Artist, conservationist, explorer, researcher and cinematographer Guy Harvey has applied his unique talents to a multitude of disciplines, all with considerable international success. He was recently honored by Norwegian Cruise Lines when his artwork was chosen to adorn the hull of the line’s latest super cruise ship. Harvey speaks with the Journal about the passions that motivate him to undertake such a broad spectrum of work at such a high level.
With his gallery, art studio and restaurant located in the heart of George Town, Guy Harvey is well known in the Cayman Islands for his often dramatic artwork that features the marine life that entrances him.
Though Harvey is based in Cayman now, he began his artistic career back in the mid-’80s in Jamaica, his homeland, following years of study to become a marine biologist.
“I realized it made more money, selling art.” he says, and his success was almost immediate.
“In 1985 I did four art shows in that first year, two in Jamaica, one in the Bahamas and one in Florida, and it was like ‘Wow! This really works!’ It took about three years to get organized from when I left my full-time employment to paint full time,” he says.
Harvey says in those days he didn’t really have a game plan as such.
“Most importantly, I moved into a licensing situation in 1986 that not only formalized me as a full-time artist, but the advantage of licensing is also that you can get the artwork to work for you while you are painting.”
Today Harvey is lauded as among the world’s best marine wildlife artists, and his artwork is recognized all over, with such examples as floor-to-ceiling murals at the Fort Lauderdale airport and at Nova Southeastern University in Florida, as well as his distinctive game fish T-shirt designs.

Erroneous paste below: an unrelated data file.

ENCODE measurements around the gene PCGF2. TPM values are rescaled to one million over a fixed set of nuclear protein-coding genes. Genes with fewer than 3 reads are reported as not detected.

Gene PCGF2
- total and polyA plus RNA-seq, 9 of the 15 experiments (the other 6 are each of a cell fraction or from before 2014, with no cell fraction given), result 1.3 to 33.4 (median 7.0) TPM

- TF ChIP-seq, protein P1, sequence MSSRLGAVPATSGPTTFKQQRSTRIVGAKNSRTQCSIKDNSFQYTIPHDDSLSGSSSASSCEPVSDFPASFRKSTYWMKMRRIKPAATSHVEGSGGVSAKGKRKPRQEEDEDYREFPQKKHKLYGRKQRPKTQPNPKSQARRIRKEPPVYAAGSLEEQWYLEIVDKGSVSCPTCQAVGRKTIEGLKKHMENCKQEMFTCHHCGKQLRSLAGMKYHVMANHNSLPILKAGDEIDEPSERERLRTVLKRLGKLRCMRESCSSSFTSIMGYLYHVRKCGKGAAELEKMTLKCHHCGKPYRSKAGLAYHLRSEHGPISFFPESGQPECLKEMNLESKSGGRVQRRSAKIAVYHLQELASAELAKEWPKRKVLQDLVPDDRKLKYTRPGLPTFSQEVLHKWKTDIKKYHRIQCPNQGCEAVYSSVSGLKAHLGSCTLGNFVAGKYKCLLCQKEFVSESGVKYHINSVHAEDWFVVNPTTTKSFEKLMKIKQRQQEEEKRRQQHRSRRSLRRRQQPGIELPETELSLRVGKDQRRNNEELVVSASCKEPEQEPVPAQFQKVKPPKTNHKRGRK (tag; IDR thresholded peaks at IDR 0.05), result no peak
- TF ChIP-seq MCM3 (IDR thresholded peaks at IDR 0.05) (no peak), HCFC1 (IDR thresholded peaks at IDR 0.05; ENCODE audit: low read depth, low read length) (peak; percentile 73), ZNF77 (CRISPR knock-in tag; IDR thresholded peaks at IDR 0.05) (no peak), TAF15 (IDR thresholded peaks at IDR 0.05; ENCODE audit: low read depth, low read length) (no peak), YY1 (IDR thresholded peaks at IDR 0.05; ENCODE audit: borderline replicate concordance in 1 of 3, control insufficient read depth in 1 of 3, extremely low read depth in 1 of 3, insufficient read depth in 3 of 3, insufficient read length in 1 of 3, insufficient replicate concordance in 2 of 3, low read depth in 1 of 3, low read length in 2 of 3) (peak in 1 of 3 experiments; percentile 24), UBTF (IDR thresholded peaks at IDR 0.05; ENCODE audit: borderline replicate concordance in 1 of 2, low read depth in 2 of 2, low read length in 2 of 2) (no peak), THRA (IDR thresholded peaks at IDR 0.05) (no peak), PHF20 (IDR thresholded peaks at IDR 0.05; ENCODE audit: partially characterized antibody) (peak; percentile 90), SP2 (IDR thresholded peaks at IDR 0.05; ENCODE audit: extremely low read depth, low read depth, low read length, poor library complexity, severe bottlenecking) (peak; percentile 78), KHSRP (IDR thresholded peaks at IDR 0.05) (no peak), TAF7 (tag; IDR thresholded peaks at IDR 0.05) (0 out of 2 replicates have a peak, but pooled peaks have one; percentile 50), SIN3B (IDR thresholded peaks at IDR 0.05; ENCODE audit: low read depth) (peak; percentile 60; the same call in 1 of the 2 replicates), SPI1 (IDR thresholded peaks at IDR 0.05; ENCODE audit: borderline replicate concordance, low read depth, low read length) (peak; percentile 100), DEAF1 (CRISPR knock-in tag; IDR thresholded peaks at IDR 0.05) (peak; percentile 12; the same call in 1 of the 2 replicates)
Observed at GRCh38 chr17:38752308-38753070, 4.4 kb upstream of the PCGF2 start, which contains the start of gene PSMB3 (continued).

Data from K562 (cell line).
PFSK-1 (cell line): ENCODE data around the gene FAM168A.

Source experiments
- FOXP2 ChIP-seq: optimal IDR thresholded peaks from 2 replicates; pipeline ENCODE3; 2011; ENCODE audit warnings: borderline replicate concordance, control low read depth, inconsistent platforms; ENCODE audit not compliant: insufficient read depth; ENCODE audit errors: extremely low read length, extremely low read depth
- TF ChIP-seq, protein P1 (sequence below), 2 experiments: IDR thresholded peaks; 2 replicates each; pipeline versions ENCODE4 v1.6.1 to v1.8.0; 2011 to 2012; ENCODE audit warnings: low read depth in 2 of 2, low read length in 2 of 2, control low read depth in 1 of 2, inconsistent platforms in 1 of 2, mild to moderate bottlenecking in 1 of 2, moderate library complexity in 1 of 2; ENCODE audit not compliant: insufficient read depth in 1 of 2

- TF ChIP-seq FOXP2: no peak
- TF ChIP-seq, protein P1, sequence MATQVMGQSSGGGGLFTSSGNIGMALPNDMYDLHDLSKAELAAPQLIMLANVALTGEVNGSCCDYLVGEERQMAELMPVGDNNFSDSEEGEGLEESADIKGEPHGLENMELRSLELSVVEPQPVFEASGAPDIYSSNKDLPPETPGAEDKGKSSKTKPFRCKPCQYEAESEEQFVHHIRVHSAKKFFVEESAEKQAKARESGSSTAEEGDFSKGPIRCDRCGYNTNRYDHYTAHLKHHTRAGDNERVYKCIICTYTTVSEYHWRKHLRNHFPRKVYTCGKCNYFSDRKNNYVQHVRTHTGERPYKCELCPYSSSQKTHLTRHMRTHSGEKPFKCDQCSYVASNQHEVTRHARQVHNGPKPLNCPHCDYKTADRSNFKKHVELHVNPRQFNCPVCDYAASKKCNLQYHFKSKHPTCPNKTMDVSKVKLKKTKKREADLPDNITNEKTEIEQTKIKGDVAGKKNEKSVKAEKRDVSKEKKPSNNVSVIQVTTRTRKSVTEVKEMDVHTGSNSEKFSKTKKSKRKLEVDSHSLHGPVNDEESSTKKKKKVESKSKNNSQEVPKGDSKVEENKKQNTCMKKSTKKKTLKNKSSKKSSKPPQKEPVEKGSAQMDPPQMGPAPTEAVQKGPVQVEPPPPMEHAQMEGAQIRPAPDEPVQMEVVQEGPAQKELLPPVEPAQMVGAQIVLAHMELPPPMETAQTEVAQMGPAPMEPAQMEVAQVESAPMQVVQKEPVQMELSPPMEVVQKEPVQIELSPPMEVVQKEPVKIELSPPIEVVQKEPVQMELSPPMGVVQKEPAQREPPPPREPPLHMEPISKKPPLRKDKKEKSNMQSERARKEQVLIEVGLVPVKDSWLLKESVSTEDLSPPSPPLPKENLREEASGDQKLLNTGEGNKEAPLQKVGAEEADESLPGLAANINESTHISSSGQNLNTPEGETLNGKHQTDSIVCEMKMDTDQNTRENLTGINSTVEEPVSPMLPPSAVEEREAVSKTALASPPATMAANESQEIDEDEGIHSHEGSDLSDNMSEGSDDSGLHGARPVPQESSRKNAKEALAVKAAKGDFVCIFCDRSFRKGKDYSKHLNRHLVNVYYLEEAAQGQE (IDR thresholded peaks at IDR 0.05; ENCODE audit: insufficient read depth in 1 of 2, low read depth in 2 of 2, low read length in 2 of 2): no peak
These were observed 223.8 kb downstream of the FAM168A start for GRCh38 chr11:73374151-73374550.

While Guy Harvey originals sell for thousands of dollars, reproductions of his art are offered as limited edition prints and can be found on a wide variety of clothing and gift items.
Harvey has been asked to design the signature artwork for the hull of Norwegian Cruise Line’s largest ship to date, Norwegian Escape, scheduled to debut in October 2015. The hull artwork is Harvey’s largest ever canvas, a 1,065-foot-long space that will feature undersea scenes showcasing game fish, turtles and stingrays.
Art is the key
Artwork has been central to Harvey’s success as a marine conservationist and educator.
“The artwork has become the building block of the brand,” he says. “Keeping it fresh and new is very important for the for-profit side and as long as you have a successful business, then you can do the philanthropy.”
The philanthropy is broad and covers research, conservation and education.
His current projects include a tracking study on Mako sharks – one of the ultimate ocean predators – through his Guy Harvey Ocean Foundation, which funds scientific research aimed at the the conservation of marine wildlife, primarily large, pelagic fish such as sharks, billfish and tuna.
Studies of this nature are vital to the ultimate well-being of the animals, Harvey says.
“The focus is on large pelagic animals, so the tunas, the sharks, the billfish, because they are relatively poorly studied because they are inaccessible,” he says. “I love dealing with them because they are big, powerful, strong predators. They are just exciting animals to deal with.”